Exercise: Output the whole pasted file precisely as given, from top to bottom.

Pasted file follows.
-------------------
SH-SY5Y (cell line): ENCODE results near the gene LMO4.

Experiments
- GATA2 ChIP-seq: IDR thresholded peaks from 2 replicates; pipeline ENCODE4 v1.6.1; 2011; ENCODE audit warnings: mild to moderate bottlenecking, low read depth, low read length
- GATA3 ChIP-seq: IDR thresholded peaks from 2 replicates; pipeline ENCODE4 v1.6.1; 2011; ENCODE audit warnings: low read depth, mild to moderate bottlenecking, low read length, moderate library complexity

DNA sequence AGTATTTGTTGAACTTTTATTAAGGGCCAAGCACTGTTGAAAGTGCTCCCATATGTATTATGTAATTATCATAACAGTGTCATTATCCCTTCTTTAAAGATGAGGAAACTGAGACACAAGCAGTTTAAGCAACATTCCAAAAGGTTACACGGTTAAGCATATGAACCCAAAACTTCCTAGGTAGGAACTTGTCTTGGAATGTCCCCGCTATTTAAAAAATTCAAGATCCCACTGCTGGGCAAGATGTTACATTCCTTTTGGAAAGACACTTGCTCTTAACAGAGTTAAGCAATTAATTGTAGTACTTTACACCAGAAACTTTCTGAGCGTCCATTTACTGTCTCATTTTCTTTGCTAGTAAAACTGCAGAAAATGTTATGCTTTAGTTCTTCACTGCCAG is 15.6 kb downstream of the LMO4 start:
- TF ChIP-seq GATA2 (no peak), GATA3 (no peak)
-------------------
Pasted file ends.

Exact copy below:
SH-SY5Y (cell line): ENCODE results near the gene LMO4.

Experiments
- GATA2 ChIP-seq: IDR thresholded peaks from 2 replicates; pipeline ENCODE4 v1.6.1; 2011; ENCODE audit warnings: mild to moderate bottlenecking, low read depth, low read length
- GATA3 ChIP-seq: IDR thresholded peaks from 2 replicates; pipeline ENCODE4 v1.6.1; 2011; ENCODE audit warnings: low read depth, mild to moderate bottlenecking, low read length, moderate library complexity

DNA sequence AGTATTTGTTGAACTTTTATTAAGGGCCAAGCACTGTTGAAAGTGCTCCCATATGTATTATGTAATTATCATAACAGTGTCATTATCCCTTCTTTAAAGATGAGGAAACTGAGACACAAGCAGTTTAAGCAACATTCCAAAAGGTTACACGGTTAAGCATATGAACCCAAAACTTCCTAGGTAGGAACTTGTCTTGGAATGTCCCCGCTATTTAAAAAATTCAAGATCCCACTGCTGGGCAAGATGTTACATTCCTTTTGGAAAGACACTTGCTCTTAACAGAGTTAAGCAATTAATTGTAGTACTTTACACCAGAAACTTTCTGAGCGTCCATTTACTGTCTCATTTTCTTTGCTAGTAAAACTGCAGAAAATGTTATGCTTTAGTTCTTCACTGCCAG is 15.6 kb downstream of the LMO4 start:
- TF ChIP-seq GATA2 (no peak), GATA3 (no peak)